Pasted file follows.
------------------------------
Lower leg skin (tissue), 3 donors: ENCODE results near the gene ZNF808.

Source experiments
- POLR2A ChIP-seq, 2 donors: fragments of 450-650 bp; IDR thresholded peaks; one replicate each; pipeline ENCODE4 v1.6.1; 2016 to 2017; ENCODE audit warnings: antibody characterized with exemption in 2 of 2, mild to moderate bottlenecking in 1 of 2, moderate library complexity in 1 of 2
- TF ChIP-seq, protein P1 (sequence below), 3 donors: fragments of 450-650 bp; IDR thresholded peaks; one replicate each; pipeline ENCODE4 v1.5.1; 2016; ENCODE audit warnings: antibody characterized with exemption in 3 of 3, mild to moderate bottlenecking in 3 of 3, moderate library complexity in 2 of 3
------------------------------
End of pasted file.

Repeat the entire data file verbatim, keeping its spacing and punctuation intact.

Lower leg skin (tissue), 3 donors: ENCODE results near the gene ZNF808.

Source experiments
- POLR2A ChIP-seq, 2 donors: fragments of 450-650 bp; IDR thresholded peaks; one replicate each; pipeline ENCODE4 v1.6.1; 2016 to 2017; ENCODE audit warnings: antibody characterized with exemption in 2 of 2, mild to moderate bottlenecking in 1 of 2, moderate library complexity in 1 of 2
- TF ChIP-seq, protein P1 (sequence below), 3 donors: fragments of 450-650 bp; IDR thresholded peaks; one replicate each; pipeline ENCODE4 v1.5.1; 2016; ENCODE audit warnings: antibody characterized with exemption in 3 of 3, mild to moderate bottlenecking in 3 of 3, moderate library complexity in 2 of 3